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decided: September 18, 1970.


Appeals from judgments of sentence of Court of Common Pleas of Delaware County, Dec. T., 1968, Nos. 804 to 880, inclusive, in cases of Commonwealth v. Louis Belgrave et al.


Garland D. Cherry, with him Kassab, Cherry, Curran & Archbold, for appellants.

Bernard P. Carey, Jr., Assistant District Attorney, with him Ralph B. D'Iorio, Assistant District Attorney, and Stephen J. McEwen, Jr., District Attorney, for Commonwealth, appellee.

Wright, P. J., Watkins, Montgomery, Jacobs, Hoffman, Spaulding, and Cercone, JJ. Hoffman, J., dissents and would grant a new trial. Dissenting Opinion by Spaulding, J. Cercone, J., joins in this dissenting opinion.

Author: Per Curiam

[ 217 Pa. Super. Page 297]

Judgments of sentence affirmed.


Judgments of sentence affirmed.

[ 217 Pa. Super. Page 298]

Dissenting Opinion by Spaulding, J.:

I respectfully dissent.

This is a companion case to Commonwealth v. Green, 217 Pa. Superior Ct. 288, 269 A.2d 517 (1970). Appellants, Louis Belgrave, Lemuel Belgrave, Ira Bentley, Allen Coades, James Faust, Jr., Harry F. Seth, John H. Wilson, Jr., and Washington Howard, Jr., appeal from the judgments of sentence of the Court of Common Pleas of Delaware County. All of the facts supporting the indictments are set out at length in Green, supra, and it is not necessary to restate them.

All eight appellants herein were arrested and indicted on charges of riot, inciting to riot, conspiracy, public nuisance, common law nuisance, common law conspiracy, and obstructing the public highway. Appellants Washington Howard, Jr. and Lemuel Belgrave were also charged with assault and battery on a high school band member, aggravated assault and battery, assault with intent to maim, malicious mischief to real and personal property, and riotous destruction of property.

Trial of the sixteen accused including these eight appellants began on January 20, 1969. After the close of the Commonwealth's evidence, appellants entered demurrers which were denied by the court. The Commonwealth withdrew the charge of riotous destruction of property as to Belgrave and Howard and reduced the charges against the eight appellants to riot, inciting to riot and conspiracy.

On January 23, 1969, the jury found all of the appellants guilty of riot, inciting to riot, and conspiracy; found Lemuel Belgrave not guilty of all the assault-related charges and Washington Howard guilty of all of those charges except assault with intent to maim.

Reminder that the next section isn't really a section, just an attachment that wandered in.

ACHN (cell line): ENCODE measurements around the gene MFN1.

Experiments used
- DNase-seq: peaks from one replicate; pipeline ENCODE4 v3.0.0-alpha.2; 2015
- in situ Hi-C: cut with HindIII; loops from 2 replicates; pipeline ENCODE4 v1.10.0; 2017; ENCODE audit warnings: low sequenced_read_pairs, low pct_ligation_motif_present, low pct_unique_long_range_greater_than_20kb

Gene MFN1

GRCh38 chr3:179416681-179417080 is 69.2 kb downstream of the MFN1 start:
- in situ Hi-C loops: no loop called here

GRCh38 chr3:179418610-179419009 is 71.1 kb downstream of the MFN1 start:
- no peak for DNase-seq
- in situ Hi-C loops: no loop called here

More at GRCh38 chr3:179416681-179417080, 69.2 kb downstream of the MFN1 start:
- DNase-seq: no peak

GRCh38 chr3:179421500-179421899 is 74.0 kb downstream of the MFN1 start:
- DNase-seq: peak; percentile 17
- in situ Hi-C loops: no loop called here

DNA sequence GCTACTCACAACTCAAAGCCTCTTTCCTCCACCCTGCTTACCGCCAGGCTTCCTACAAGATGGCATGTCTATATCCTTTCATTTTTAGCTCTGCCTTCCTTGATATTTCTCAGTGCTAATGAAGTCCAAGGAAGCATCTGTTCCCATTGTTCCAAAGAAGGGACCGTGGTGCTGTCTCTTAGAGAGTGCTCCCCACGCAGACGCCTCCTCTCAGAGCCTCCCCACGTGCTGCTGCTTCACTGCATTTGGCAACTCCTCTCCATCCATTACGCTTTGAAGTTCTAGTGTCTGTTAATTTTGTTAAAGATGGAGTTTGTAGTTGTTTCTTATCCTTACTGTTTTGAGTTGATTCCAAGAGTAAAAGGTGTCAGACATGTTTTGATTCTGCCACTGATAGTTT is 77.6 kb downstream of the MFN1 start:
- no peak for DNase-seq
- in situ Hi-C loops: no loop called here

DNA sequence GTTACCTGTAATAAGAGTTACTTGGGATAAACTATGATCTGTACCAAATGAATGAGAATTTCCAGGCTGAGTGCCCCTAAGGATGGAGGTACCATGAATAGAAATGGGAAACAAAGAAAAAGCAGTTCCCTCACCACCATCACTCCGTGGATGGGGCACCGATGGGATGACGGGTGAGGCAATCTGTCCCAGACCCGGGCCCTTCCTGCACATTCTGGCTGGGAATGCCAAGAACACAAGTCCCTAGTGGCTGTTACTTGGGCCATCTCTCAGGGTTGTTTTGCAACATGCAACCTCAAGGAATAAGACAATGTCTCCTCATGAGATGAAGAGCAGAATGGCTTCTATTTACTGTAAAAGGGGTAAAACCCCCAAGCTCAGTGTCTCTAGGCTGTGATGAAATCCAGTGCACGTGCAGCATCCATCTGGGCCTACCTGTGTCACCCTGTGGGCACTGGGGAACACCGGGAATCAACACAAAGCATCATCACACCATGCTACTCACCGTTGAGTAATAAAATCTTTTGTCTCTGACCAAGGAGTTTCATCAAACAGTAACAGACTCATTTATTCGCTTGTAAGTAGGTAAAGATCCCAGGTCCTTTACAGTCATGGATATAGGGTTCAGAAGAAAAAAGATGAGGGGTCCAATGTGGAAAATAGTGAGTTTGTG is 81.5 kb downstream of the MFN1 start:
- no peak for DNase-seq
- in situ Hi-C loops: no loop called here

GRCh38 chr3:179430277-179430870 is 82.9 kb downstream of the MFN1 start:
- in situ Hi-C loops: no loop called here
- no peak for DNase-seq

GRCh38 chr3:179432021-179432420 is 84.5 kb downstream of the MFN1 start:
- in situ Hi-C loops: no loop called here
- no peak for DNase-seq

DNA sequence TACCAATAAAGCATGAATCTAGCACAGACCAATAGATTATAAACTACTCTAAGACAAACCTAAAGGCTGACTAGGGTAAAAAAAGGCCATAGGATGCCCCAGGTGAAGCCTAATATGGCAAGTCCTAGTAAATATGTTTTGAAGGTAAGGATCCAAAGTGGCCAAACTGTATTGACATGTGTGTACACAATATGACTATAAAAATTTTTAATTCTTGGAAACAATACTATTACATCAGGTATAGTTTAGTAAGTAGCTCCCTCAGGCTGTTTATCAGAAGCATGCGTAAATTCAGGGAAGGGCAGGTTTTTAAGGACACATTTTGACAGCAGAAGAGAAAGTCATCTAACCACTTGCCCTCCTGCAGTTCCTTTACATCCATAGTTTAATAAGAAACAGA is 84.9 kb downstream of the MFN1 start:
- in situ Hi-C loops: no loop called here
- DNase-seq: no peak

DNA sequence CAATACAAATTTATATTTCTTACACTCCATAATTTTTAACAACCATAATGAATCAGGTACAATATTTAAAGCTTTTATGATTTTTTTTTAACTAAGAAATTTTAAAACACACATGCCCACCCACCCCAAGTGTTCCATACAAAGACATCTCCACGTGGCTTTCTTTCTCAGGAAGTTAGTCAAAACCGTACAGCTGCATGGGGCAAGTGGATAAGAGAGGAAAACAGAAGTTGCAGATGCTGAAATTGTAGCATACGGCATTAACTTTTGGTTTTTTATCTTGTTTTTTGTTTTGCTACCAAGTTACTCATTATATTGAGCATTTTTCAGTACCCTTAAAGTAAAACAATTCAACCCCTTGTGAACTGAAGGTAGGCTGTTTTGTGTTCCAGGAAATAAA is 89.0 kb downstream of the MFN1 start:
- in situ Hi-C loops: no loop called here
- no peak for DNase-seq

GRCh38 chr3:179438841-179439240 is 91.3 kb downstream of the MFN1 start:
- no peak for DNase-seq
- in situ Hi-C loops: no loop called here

[ 217 Pa. Super. Page 299]

On July 30, 1969, motions for new trial and in arrest of judgment were denied. On September 5, 1969, each appellant was sentenced to terms of 1 1/2 to 3 years for riot, 1 1/2 to 3 years for inciting to riot, and 1 to 2 years for conspiracy, and each was fined $1100 plus costs. Howard was additionally sentenced to a term of 1 1/2 to 3 years for aggravated assault and battery, and fined an additional $500 plus costs.*fn1 On all statutory offenses, these sentences imposed the maximum term and fine. All sentences were to be served consecutively. The common sentences were identical with those of the other defendants who had entered guilty pleas.

[ 217 Pa. Super. Page 300]

In consolidating the common indictments, the indictment against Richard Clark pertaining to individual assault upon a family (see Commonwealth v. Green, supra), and the indictment pertaining to assault upon the band member, and in denying motions for severance, the court reasoned that consolidation was proper because of a "common threat [thread] of conspiracy." In denying appellants' motions for a new trial, the court cited Commonwealth v. Kloiber, 378 Pa. 412, 106 A.2d 820 (1954) as follows: "The trial judge because of his position and for [other] obvious reasons has been given a discretion to determine whether a number of bills of indictment should be consolidated and tried together, and his exercise of discretion in such matters will not be reversed by an appellate court unless there has been [a] manifest abuse of discretion or a joint trial is so unfair as to be clearly unjust and prejudicial to one or more of the defendants. Especially is a joint trial permissible, if not advisable, when the crimes charged grew out of the same acts and much Page 300} of the same evidence is necessary or applicable to both defendants. (at 415)."*fn* [Emphasis added by the court below.]

From my review of the record in this case I conclude that the denial of severance was a manifest abuse of discretion. Joining all of these matters for trial aggravated the complexity, ambiguity, and undue suggestiveness of testimony to an extent that was "clearly unjust and prejudicial" to the defendants.

Nothing is more fundamental and essential to our jurisprudential system than the presumption of innocence and the requirement that conviction of an individual be obtained only upon proof beyond a reasonable doubt that he is individually guilty as to all essential elements of a crime. These basic safeguards are threatened by the blurring, massing tendencies of charges whose focus is on associational guilt, like the conspiracy and riot charges here.*fn2 See Kotteakos v. United States, 328 U.S. 750, 772-73 (1946).

In Schaffer v. United States, 362 U.S. 511, 518 (1960), Justice Douglas (in a dissenting opinion joined by Chief Justice Warren, Justice Black and Justice Brennan), citing Kotteakos, supra, stated: "It is not enough to say that the evidence of the guilt of each of the present petitioners may have been clear.

[ 217 Pa. Super. Page 301]

Reasons for severance are founded on the principle that evidence against one person may not be used against a co-defendant whose crime is unrelated to the others." (at 523).

In this case, the trial judge justified consolidation on the ground that all of the actions were in the furtherance of one conspiracy. If the testimony indicates any conspiracy it indicates two: one with respect to the riot-related charges and one involving the bandmember assault. Although the testimony showed that some of the other defendants came to the support of the assault actors after the assaults, the record is barren of any showing that these particular assaults were contemplated, sponsored or agreed to by those involved only in the riot charges.